A CALL TO HOES
SOWING SEEDS OF HOPE
A Rallying Cry for Food Sustainability
“What is hope, what is expectation,
but a seed-time whose harvest cannot fail,
an irresistible expectation of the mind,
at length to be victorious?”
~ Henry David Thoreau
“But the environmental crisis rises closer to home. Every time we draw a breath, every time we drink a glass of water, every time we eat a bite of food we are suffering from it. And more important, every time we indulge in, or depend on, the wastefulness of our economy—and our economy’s first principle is waste—we are causing the crisis. Nearly every one of us, nearly every day of his life, is contributing directly to the ruin of this planet… Most of us, for example, not only do not know how to produce the best food in the best way—we don’t know how to produce any kind in any way. Our model citizen is a sophisticate who before puberty understands how to produce a baby, but who at the age of thirty will not know how to produce a potato. And for this condition we have elaborate rationalizations, instructing us that dependence for everything on somebody else is efficient and economical and a scientific miracle. I say, instead, that it is madness, mass produced. A man who understands the weather only in terms of golf is participating in a chronic public insanity that either he or his descendants will be bound to realize as suffering… A person who undertakes to grow a garden at home, by practices that will preserve rather than exploit the economy of the soil, has set his mind decisively against what is wrong with us. He is helping himself in a way that dignifies him and that is rich in meaning and pleasure. But he is doing something else that is more important: he is making vital contact with the soil and the weather on which his life depends.”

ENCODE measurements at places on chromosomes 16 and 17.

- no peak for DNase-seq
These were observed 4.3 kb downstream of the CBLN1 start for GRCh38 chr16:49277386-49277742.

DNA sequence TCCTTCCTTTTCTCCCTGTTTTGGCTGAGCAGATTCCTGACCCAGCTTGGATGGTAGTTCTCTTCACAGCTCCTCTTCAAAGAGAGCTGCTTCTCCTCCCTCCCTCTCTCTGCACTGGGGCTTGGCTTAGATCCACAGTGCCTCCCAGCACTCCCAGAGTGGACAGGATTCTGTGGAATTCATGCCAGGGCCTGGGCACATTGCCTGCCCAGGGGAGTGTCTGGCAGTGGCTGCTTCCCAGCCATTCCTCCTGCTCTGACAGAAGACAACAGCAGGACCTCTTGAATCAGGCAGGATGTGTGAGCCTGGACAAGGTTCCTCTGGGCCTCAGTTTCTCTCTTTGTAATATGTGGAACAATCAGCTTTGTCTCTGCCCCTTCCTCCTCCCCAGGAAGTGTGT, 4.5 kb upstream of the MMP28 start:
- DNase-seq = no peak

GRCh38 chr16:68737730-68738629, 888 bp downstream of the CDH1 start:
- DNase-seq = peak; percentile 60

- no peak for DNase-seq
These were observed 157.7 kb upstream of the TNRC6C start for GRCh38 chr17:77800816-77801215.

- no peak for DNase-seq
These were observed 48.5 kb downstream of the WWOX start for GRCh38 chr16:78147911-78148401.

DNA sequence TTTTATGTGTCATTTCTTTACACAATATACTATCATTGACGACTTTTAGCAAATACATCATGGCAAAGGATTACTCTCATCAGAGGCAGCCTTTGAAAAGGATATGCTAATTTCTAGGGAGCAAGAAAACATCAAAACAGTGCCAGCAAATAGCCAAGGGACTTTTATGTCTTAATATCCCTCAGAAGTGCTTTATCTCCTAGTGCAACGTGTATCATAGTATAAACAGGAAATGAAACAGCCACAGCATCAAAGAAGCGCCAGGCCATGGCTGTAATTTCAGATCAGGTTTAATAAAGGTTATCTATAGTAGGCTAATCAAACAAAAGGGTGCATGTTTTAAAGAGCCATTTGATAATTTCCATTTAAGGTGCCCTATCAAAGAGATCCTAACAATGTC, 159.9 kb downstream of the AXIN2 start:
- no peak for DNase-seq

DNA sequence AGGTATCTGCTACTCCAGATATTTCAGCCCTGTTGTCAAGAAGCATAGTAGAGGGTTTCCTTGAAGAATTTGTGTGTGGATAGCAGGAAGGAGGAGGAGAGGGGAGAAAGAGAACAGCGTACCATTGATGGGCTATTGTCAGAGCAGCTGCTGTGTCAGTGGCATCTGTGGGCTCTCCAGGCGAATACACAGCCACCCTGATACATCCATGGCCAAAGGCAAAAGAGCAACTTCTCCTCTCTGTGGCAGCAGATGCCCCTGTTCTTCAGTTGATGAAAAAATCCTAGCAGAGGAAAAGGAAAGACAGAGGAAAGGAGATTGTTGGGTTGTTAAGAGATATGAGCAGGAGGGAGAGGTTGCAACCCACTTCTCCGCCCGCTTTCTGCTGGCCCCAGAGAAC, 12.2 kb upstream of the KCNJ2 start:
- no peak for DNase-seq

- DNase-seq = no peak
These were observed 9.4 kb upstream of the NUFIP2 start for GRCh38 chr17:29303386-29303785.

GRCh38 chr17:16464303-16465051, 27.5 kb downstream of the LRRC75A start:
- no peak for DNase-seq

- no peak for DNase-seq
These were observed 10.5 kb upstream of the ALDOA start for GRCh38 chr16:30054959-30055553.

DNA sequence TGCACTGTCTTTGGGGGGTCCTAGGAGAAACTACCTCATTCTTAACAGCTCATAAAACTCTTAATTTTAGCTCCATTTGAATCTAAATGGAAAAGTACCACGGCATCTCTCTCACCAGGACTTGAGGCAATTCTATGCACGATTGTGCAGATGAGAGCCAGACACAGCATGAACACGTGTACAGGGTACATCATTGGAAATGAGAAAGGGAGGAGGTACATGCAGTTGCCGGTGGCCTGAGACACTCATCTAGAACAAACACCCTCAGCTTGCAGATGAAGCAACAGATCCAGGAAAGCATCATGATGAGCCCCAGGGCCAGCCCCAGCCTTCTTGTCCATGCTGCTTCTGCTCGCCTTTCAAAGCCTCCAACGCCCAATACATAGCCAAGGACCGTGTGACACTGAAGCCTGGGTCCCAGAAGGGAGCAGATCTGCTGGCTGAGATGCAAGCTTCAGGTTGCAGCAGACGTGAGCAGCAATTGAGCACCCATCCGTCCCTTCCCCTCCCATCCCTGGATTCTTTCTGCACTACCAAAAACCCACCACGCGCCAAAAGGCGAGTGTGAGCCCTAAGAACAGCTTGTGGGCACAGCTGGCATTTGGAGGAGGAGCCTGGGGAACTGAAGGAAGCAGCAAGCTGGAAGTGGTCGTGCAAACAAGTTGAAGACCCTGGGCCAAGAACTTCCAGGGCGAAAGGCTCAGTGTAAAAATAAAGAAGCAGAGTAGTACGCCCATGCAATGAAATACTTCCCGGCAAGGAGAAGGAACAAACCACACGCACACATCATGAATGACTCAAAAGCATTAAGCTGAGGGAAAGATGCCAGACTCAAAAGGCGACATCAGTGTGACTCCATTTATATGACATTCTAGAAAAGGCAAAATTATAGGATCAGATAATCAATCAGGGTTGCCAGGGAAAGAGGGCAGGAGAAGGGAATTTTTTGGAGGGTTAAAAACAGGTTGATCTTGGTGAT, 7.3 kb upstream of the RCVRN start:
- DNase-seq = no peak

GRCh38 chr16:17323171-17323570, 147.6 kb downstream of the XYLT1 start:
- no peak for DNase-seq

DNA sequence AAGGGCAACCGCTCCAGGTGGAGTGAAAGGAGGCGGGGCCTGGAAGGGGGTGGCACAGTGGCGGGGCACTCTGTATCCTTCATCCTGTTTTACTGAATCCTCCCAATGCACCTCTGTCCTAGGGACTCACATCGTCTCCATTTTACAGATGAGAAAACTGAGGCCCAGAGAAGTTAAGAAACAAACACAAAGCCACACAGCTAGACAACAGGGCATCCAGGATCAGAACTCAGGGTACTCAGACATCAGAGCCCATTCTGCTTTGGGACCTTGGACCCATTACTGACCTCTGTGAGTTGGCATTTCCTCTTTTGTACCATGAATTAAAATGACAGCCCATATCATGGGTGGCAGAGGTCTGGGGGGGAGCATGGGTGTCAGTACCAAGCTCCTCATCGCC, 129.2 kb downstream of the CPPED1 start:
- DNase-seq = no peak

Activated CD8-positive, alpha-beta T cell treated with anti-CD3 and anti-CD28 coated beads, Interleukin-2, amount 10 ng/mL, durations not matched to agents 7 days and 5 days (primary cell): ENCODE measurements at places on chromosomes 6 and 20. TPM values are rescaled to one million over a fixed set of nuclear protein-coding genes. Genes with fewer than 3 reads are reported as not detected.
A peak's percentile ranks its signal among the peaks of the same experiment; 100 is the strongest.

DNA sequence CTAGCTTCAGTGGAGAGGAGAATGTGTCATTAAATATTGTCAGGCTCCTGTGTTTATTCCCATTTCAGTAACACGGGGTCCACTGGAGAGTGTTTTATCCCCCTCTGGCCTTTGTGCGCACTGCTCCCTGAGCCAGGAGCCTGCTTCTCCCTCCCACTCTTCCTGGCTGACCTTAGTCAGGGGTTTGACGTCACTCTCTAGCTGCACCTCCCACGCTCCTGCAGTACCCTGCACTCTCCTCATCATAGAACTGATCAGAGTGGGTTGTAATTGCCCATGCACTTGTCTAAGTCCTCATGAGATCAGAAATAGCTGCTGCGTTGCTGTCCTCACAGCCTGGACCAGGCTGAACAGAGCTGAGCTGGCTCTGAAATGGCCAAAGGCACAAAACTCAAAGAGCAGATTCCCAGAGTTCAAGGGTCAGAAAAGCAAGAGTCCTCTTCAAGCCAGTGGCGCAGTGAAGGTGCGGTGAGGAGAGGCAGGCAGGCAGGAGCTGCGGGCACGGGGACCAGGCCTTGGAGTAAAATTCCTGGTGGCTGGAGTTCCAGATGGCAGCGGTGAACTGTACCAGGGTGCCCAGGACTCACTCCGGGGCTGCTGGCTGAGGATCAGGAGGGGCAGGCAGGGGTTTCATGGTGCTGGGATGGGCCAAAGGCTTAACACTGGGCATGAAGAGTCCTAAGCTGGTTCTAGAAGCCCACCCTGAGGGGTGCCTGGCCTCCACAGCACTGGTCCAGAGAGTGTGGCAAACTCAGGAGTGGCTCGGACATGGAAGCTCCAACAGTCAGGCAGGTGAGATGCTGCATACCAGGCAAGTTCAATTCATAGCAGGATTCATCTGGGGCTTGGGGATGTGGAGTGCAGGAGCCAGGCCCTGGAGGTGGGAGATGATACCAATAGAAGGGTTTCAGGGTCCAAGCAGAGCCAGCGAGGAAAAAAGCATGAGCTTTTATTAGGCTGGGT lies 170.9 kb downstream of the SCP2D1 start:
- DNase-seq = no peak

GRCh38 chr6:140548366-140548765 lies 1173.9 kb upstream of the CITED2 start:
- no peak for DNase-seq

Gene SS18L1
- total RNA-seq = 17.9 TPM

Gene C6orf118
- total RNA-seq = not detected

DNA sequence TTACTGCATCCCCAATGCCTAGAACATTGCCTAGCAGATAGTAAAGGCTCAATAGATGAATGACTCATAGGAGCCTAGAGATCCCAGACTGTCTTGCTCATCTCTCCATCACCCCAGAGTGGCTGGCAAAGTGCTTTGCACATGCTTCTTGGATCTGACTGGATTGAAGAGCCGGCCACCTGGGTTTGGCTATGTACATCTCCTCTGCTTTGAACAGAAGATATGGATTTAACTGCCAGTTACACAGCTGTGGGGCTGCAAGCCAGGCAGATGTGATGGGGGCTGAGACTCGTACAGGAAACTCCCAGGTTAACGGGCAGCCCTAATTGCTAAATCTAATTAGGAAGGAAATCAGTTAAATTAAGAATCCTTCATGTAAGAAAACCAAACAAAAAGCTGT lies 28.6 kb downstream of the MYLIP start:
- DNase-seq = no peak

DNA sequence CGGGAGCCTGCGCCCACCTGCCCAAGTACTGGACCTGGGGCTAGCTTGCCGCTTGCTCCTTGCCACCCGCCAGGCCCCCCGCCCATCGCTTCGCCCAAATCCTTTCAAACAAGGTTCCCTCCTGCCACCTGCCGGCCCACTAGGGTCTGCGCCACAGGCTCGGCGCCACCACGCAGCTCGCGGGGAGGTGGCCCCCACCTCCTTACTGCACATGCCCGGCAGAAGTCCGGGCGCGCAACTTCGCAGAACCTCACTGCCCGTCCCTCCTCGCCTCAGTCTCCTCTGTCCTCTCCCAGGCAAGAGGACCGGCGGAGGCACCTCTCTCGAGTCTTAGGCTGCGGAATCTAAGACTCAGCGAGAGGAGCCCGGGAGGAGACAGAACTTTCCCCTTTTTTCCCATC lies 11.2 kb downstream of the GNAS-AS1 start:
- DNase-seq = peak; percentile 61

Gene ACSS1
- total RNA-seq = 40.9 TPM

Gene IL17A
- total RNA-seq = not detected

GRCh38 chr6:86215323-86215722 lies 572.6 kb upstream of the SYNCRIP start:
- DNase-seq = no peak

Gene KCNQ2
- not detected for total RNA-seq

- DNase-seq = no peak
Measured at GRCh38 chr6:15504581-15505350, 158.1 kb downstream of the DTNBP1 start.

-An excerpt from Wendell Berry’s Think Little
found in A Continuous Harmony; Essays Cultural and Agricultural
“If we don’t turn around we’ll end up where we’re going,” has no truer (nor more frightening) an application then to the current state of our food production and consumption. An average meal takes a voyage of 1500–2500 miles from the farm to your fork. An average food calorie, after the fertilizing, processing, packaging, and transporting, takes 7 to 10 ‘calories’ of fossil fuel energy to produce. The implication of these statistics and how they reflect pollution, global warming, and the all around destruction of the earth, should make us more than a little uncomfortable. Trumpeting is a wake-up call to ‘turn around,’ reestablish our connection to the land, revive the self-sustaining ways of our past, while, as Alisa Smith, co-author of Plenty explains it, “We [can] immerse ourselves in the here and now, and the simple pleasures of eating [will] become a form of knowing.”
Choosing to reduce our impact on the environment by the way we eat, is an important (and delicious!) place to enact change. But you don’t need to take our word for it. Here is a collection of lists, suggestions, excerpts and quotes from those who have taken up the shovel to create a better tomorrow.
HOW MUCH DOES YOUR FOOD REALLY COST?